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Thread: Depressed, not sad, soundboard

  1. #1

    Default Depressed, not sad, soundboard

    I bought a nice Hawaiian soprano on the marketplace board here, but the seller neglected to mention that between the sound hole and the saddle the soundboard was starting to depress.

    Is this (a) anything to worry about? and (b) some kind of fix possible?


    Just your thoughts asked for. best,
    ----------------------------------
    Mainland mahogany soprano
    Kala KA-SC
    Kala La Salle tenor



    the Dominican Order: to praise, to bless, to preach

  2. #2
    Join Date
    Aug 2018
    Location
    Australia.
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    Typically, sopranos have only lateral bracing with, or without a bridge patch, so some bridge rotation and resultant top depression is not uncommon or surprising. This occurs less on ukuleles that are overbuilt (top too thick) and on those with laminated tops (inherently stiffer and thicker). These tops can be lacking in volume and/or tone, so small signs of bridge rotation can actually be a good thing.
    The real problem occurs when this becomes excessive, as it can effect the action and even the intonation as the scale length starts to shorten with the rotation and dipping of the bridge.
    It is really a case of degree … slight rotation/depression is not a bad thing, but beyond a certain point it will need correction if the playability of the instrument is to be maintained.
    A well lit, close up picture, taken tangential to the top could help others to assess your instrument.
    At this stage, if it plays well and sounds good, then there is probably little to worry about.

  3. #3
    Join Date
    Jan 2008
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    Brown County Indiana
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    12,325

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    Try humidifying it well, it might be dry.
    http://www.youtube.com/user/hoosierhiver

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  4. #4

    Default

    I'd guess you might be concerned you wound up on the short end of the deal, but this condition is far from uncommon. Does the uke play well? Does it sound good? How old is it? I built a Soprano (very lightly) and was surprised how the soundboard cupped and bellied, and how quickly. It is still like that, but sounds very nice and I am much less concerned about it than I first was.

  5. #5
    Join Date
    Mar 2019
    Location
    Petaluma, CA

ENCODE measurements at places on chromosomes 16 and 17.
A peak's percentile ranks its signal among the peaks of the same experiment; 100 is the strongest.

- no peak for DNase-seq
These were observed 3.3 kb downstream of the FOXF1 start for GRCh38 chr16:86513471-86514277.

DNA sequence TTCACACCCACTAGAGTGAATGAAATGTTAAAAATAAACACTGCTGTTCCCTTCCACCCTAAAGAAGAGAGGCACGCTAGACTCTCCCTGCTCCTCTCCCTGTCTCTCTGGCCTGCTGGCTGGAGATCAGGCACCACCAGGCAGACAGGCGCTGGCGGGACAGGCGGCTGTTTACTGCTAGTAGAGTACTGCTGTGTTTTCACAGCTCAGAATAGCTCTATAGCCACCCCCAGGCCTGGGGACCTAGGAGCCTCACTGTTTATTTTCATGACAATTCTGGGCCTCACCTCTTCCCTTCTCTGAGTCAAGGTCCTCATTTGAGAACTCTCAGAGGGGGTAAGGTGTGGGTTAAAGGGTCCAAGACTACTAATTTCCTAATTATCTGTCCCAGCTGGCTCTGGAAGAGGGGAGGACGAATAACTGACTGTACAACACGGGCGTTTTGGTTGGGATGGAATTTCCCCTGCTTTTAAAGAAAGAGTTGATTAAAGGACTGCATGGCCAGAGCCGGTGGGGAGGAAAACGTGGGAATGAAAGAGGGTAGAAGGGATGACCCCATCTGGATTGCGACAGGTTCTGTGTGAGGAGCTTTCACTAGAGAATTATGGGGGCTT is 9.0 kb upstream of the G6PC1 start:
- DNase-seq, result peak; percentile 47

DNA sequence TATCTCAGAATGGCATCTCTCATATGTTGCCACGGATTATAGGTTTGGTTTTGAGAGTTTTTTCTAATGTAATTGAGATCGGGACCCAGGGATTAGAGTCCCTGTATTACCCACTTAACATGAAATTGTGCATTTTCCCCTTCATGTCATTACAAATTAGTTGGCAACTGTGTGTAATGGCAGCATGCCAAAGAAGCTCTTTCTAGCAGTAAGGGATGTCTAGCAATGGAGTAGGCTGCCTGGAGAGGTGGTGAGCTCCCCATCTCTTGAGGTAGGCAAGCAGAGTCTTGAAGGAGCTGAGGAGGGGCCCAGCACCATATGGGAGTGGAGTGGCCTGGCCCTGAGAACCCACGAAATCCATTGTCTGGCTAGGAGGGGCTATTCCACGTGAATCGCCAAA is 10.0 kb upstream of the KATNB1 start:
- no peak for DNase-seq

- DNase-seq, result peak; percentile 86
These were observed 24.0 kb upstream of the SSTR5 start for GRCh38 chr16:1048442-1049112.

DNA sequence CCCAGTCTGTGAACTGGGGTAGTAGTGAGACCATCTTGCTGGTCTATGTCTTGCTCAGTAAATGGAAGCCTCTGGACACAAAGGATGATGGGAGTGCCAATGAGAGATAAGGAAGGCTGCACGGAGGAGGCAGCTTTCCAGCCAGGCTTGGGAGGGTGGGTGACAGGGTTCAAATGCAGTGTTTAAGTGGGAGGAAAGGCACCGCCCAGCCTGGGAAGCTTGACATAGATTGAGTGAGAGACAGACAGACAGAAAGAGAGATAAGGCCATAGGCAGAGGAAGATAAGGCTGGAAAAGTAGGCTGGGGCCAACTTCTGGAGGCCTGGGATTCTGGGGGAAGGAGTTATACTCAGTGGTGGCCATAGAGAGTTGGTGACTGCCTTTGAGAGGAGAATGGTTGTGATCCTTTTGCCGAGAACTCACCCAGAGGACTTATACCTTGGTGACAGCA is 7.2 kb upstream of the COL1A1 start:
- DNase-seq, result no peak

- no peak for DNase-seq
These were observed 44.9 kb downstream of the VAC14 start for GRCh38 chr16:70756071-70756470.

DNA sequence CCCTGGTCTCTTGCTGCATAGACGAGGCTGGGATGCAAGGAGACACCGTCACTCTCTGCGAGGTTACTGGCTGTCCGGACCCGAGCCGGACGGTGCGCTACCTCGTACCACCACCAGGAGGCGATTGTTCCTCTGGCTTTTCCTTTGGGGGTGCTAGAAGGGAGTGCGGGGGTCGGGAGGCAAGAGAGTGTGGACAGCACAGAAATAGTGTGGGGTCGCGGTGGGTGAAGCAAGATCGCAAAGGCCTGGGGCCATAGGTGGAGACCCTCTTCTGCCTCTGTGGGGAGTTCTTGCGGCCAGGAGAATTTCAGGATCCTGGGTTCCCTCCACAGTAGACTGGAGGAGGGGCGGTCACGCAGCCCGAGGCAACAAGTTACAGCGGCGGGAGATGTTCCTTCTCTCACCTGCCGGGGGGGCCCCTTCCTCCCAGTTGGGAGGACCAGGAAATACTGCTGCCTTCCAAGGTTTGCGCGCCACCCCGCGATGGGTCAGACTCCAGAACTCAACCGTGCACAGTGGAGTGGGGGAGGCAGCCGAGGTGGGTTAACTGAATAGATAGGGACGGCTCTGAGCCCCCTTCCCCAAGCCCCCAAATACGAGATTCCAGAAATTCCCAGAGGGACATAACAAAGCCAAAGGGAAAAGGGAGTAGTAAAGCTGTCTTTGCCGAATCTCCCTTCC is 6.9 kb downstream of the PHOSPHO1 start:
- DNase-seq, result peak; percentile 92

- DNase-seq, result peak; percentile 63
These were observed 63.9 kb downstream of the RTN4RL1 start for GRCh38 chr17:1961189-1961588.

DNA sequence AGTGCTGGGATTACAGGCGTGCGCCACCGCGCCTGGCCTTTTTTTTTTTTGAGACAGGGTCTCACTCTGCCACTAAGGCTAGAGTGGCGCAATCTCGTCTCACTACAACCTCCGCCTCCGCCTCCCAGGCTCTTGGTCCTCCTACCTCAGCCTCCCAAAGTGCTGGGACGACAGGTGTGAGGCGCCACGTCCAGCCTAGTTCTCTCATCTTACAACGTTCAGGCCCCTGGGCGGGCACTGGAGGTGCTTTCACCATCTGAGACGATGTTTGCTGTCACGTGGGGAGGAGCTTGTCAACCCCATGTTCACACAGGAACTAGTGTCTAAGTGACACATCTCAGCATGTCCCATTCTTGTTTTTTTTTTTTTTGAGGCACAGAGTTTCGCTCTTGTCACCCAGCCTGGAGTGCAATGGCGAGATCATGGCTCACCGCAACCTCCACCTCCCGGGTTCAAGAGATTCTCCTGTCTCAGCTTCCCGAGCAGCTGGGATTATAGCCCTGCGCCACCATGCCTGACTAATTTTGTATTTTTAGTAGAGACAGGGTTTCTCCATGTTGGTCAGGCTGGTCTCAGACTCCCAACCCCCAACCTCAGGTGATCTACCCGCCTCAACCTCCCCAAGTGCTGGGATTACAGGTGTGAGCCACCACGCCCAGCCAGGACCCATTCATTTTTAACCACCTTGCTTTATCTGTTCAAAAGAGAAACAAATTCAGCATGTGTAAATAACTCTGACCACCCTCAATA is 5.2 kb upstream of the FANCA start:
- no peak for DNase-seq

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    264

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    I find it interesting that none of the 20 or so Martin sopranos that have passed through my hands, not one had the problem. Must be that the thin lateral piece under the bridge prevents it from happening in spite of the relatively thin sound board.

  6. #6
    Join Date
    Nov 2019
    Location
    Danmark
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    64

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    Quote Originally Posted by bazuku View Post
    Typically, sopranos have only lateral bracing with, or without a bridge patch, so some bridge rotation and resultant top depression is not uncommon or surprising. This occurs less on ukuleles that are overbuilt (top too thick) and on those with laminated tops (inherently stiffer and thicker). These tops can be lacking in volume and/or tone, so small signs of bridge rotation can actually be a good thing.
    The real problem occurs when this becomes excessive, as it can effect the action and even the intonation as the scale length starts to shorten with the rotation and dipping of the bridge.
    It is really a case of degree slight rotation/depression is not a bad thing, but beyond a certain point it will need correction if the playability of the instrument is to be maintained.
    A well lit, close up picture, taken tangential to the top could help others to assess your instrument.
    At this stage, if it plays well and sounds good, then there is probably little to worry about.
    Well said :-)

    Is the action(string eight) too low? Is there material left on the bridge string support, so it can be sanded down if the deck bends more?

    It is possible to straighten the deck. I've done it on guitars, by moisturising the deck and slowly over weeks, jack up the deck in front of the bridge, while clamping down the rear of the deck with a straight piece of wood and a clamp.

    https://www.stewmac.com/Luthier_Tool...pair_Jack.html

    StewMac_Brace_Repair_Jack.jpg
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